Time reporter Eric Pooley found Bill Bradley’s liberal appeals aren’t drawing black voters. "Arguing against welfare reform in August 1999 is a bit like arguing against the Apollo moon shot in August 1969. The Eagle has landed, and the naysayers appear to be on the wrong side of history. But at least one of them remains unmoved by the news -- because nobody loves a lonely, principled fight more than Bill Bradley."
But Pooley also defended Clinton-Gore: "When Bradley criticized Clinton, he also ignored a fact known to everyone in the room: with Newt Gingrich and now Tom DeLay running the House, no President could launch a war on poverty. It was all Clinton could do to beat back the 1995-96 G.O.P. tide, and the Rainbow members are grateful for it -- but Bradley never acknowledged that, and the omission undermined his credibility."
Notice how Pooley’s new-launch paradigm pretends that there’s not an alphabet soup of billion-dollar bureaucracies who are still theoretically warring on poverty?
In her column on Bradley, U.S. News/CBS pundit Gloria Borger offered Gore her sympathy: "It's hard not to feel for Al Gore. Poor guy, first defending Bill Clinton, then shunning his ‘inexcusable’ behavior. And as all the world wearies of Team Clinton, Gore suffers. (In a recent NBC-Wall Street Journal poll, one third of all Democrats said they could vote for George W. Bush.) And now Bradley."
All three newsmags came to Hillary’s aid on her Bill’s-childhood-trauma gaffes in Talk magazine. Time carried no article, but placed Hillary among its winners in its up-front "Winners & Losers" feature.
In Newsweek, Debra Rosenberg explained: "The Clinton White House has a familiar ritual for responding to eruptions like this: deny, or at least rely on a hairsplitting reading of the coverage to say the press is misinterpreting; then counterattack. And so it was last week. The First Lady and her aides chided the press, insisting that anyone who read the Talk article would see that she wasn't excusing her husband's behavior, just trying to explain it. It was the first significant spin cycle in the First Lady's all-but-certain Senate race, and her reaction suggested she will use the damage-control reflexes in New York that the Clintons have honed through seven years of scandals in Washington."
Rosenberg detailed how Hillary and her defender James Carville were wrong -- "In the interview, Mrs. Clinton does come close to saying she believes her husband's infidelities can be traced back to his rough childhood" -- but how about those well-honed damage-control reflexes?
Rosenberg concluded: "Despite Hillary's travails, in the end it was the GOP that appeared nervous about the race. On Friday New York Gov. George Pataki joined former senator (and Hillary nemesis) Al D'Amato in embracing their longtime political foe, Mayor Rudy Giuliani. Until then, they had backed upstart candidate Rick Lazio, in part to irritate Giuliani. But polls last week showed Mrs. Clinton in a dead heat with Giuliani -- and the Republicans decided it was time to unite against her. The GOP once laughed off Hillary's Senate aspirations. Now, they've begun to worry that the First Lady's campaign is more than just talk."
U.S. News titled their story "Hillary becomes the hot talk of the town." Franklin Foer and Kenneth Walsh asserted: "But underlying the ‘not again’ groaning, the latest Clinton tempest may ultimately have something to say about candidate Clinton -- and not all of it bad."
Foer and Walsh noted the harsh pundit reaction, and added: "The first lady and the president denied she was trying to make excuses for him. Still, her advisers remain concerned that voters might now see her Senate campaign more as a form of personal therapy than as part of a debate about issues affecting their lives. On the contrary -- or so the polls would seem to indicate. It turns out that by talking to Talk now, Mrs. Clinton just may have inoculated herself against future hits. According to politically independent pollster John Zogby, her numbers actually went up last week, closing a 10-point deficit with Giuliani. And strategists say she may have performed a more important feat: taking l'affaire Lewinsky off the table for good. ‘She's weathered the story now in the dead of summer, long before the election,’says Democratic consultant Hank Sheinkopf." (This is the same Hank Sheinkopf who Foer quoted in the July 12 issue saying he couldn’t see her winning.)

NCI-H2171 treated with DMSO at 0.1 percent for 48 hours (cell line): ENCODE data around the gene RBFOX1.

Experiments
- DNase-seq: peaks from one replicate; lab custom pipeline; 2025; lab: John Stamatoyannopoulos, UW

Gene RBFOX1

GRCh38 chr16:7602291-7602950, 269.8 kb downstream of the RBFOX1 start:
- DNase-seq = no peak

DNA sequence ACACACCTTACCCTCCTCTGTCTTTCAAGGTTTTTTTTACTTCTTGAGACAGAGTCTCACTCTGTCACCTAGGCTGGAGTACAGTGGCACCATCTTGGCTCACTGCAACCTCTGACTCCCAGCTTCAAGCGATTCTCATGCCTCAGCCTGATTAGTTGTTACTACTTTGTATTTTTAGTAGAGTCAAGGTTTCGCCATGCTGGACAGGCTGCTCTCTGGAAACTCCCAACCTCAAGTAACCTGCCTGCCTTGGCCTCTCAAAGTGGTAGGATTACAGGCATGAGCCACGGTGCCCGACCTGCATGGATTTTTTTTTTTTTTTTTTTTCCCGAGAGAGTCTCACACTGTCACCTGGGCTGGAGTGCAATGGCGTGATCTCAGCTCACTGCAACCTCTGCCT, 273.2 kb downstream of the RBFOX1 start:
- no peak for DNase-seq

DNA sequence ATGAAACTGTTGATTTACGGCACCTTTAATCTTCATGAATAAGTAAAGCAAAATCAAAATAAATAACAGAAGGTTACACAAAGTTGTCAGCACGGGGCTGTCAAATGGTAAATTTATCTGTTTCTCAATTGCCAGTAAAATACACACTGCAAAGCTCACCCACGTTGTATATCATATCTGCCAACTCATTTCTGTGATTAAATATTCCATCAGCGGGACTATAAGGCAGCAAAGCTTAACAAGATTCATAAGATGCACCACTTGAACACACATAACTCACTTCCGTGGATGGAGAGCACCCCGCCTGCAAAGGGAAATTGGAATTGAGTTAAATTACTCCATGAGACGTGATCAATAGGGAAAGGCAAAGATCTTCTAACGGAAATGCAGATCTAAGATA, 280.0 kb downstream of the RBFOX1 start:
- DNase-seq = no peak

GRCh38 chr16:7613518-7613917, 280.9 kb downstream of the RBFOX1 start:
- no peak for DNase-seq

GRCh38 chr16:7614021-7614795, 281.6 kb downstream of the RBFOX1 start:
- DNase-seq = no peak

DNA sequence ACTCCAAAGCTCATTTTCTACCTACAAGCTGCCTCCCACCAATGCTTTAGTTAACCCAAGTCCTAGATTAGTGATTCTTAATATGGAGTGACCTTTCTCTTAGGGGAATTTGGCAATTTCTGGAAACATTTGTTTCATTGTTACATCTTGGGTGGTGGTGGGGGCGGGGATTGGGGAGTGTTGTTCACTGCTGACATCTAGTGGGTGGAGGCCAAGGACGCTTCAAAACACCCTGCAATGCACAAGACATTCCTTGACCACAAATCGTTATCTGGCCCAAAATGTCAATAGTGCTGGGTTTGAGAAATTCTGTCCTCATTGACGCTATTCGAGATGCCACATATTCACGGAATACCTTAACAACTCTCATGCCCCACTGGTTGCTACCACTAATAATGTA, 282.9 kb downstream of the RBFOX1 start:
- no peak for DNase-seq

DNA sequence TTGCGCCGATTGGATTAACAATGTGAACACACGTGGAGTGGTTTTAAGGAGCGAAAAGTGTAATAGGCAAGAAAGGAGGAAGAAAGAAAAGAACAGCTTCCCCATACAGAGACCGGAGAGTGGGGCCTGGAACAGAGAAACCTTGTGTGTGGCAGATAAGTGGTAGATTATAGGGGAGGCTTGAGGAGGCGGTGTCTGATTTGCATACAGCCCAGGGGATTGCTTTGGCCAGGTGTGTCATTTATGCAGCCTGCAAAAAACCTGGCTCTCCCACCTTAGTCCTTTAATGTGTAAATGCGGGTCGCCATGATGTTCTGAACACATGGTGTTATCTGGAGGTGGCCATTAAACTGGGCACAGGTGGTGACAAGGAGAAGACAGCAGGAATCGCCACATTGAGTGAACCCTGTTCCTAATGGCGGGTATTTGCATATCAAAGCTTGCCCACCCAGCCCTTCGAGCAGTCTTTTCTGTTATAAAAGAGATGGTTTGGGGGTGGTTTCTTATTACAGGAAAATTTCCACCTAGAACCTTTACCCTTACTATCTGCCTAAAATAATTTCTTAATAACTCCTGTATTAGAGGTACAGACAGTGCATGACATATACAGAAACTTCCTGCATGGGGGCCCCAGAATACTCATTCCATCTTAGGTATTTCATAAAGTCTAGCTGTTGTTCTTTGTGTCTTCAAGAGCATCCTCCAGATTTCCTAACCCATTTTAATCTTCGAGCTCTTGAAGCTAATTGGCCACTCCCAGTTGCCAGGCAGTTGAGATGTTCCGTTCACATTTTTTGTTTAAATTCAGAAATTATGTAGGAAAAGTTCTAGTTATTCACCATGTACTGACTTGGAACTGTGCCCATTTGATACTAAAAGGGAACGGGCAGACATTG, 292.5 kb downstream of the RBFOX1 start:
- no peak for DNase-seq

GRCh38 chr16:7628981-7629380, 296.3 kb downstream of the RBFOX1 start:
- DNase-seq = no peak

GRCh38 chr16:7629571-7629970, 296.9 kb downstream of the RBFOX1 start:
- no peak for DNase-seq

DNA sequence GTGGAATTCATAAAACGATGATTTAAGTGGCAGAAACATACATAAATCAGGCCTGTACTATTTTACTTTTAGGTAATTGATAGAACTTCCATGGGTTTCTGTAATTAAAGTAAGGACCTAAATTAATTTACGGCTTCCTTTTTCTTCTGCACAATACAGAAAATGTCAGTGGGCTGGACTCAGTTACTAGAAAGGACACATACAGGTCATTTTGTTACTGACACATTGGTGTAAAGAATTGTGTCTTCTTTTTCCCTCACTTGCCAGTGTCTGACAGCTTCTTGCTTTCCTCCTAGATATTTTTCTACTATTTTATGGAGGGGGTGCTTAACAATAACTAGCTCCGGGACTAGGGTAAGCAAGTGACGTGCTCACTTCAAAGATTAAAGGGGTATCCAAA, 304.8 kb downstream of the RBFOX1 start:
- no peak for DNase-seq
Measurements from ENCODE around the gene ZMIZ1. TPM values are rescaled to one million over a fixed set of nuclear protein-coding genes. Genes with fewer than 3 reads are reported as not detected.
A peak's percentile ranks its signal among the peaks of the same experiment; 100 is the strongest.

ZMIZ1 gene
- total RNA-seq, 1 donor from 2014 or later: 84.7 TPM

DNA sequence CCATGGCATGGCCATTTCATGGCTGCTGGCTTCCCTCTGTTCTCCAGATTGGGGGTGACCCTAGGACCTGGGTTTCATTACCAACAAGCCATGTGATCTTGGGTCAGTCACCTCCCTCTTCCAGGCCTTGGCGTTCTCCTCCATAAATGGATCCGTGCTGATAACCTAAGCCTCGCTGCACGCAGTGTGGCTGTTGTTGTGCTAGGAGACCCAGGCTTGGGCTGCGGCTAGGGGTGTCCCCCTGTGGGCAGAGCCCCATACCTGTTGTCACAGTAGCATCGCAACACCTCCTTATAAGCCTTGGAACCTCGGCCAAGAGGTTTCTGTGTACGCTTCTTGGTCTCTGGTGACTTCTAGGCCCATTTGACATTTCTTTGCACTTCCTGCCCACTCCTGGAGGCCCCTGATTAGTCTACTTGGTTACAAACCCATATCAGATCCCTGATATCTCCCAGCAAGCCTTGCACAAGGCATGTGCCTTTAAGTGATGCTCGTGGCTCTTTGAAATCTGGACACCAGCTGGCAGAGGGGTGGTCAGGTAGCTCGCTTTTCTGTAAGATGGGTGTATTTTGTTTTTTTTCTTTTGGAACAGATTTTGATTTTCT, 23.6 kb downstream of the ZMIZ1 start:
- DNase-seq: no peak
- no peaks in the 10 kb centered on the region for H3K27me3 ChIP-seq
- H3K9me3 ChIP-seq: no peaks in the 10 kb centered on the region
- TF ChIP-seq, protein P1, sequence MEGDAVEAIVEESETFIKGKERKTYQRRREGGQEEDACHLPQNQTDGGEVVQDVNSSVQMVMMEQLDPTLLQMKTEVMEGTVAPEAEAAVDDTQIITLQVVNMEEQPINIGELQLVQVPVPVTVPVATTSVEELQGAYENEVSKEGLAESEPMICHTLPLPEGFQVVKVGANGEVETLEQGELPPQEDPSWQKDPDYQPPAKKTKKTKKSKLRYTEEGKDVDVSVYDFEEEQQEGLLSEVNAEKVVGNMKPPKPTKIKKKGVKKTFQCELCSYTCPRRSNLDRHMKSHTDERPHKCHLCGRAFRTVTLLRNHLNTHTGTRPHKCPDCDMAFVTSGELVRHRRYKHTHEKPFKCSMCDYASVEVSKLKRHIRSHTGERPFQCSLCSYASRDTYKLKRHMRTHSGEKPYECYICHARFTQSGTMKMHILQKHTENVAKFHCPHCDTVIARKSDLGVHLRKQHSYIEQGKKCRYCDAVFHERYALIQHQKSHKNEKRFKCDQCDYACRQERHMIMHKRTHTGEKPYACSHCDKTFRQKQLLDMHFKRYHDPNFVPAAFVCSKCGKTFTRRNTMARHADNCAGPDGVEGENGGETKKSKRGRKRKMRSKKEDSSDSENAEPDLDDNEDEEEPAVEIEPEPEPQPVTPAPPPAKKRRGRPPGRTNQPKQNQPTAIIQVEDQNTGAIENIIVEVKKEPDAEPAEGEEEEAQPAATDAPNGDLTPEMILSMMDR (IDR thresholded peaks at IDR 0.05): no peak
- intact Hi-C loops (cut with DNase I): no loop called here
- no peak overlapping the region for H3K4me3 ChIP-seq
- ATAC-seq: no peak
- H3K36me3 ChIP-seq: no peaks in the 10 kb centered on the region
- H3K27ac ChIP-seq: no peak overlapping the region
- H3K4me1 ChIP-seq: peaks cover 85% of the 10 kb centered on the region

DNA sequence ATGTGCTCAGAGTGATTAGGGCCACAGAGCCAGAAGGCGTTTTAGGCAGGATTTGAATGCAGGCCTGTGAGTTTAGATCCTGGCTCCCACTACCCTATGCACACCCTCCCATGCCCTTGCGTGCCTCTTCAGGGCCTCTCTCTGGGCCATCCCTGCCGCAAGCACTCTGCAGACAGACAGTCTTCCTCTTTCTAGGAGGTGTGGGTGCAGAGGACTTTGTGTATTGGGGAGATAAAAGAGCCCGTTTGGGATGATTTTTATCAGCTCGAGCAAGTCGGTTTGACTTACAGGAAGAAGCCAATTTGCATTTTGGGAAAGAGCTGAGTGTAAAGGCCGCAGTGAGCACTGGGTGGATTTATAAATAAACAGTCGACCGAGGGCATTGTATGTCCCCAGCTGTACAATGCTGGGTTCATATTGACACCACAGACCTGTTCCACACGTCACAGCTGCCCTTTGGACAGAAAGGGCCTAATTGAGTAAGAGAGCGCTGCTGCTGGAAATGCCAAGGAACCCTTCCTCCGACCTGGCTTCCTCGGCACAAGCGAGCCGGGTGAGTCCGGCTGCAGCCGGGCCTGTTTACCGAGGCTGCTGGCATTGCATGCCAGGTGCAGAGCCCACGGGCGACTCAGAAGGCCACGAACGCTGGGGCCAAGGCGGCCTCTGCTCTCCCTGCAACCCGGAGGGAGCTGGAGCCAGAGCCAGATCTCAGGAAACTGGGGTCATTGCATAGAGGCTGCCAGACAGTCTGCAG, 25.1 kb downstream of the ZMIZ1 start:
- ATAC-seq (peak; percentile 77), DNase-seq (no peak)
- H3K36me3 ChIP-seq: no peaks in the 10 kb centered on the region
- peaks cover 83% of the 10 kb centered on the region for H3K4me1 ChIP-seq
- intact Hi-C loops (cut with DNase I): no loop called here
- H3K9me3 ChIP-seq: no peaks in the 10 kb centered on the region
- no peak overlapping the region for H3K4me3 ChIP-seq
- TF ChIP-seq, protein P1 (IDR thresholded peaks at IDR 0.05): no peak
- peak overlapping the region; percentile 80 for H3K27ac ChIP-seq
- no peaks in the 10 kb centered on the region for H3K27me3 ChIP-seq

Another strange soundbite: a "senior Democratic strategist" told the U.S. News team: "If she had bothered to ask, people would have told her to avoid loose language -- which can be easily distorted and sensationalized by the media."
Foer and Walsh concluded with high hopes, seeing Hillary’s glass as half-full: "Although Pataki and Giuliani are making nice, Long Island Rep. Rick Lazio says he's not playing. The 41-year-old congressman says he'll announce his bid for the seat on August 16–no matter what. ‘At this point,’ he says, ‘nobody, not even Pataki, can stop me.’ If he means it, things could once again turn in Mrs. Clinton's favor -- very soon."
Newsweek used a Nixon photo spread to underline that Nixon’s crimes were so much more serious than the joke impeachment of Bill Clinton. The unbylined introduction called Nixon "a man of endless contradictions, he built his career on Red-baiting, then embraced Mao's China; he sharpened racial "wedges," then enacted affirmative action. Finally, at the hour of his greatest glory -- 1972, the year of a massive re-election -- he lost it all, undone by lies that transformed chicanery into a constitutional crisis."
The magazine asked and answered "How will the future view Nixon? His fans now call him a ‘war president,’ arguing that Nixon and his men thought they were protecting the country from subversives. The real divide, however, may be between those who take the Age of Nixon seriously and those who view public life through a post-Lewinsky prism. In the '90s history is repeated as farce, and presidents are impeached for covering up sex. This week the Age of Clinton wins as the movie Dick, a comedy that plops two teen blondes in the middle of Watergate, opens nationwide."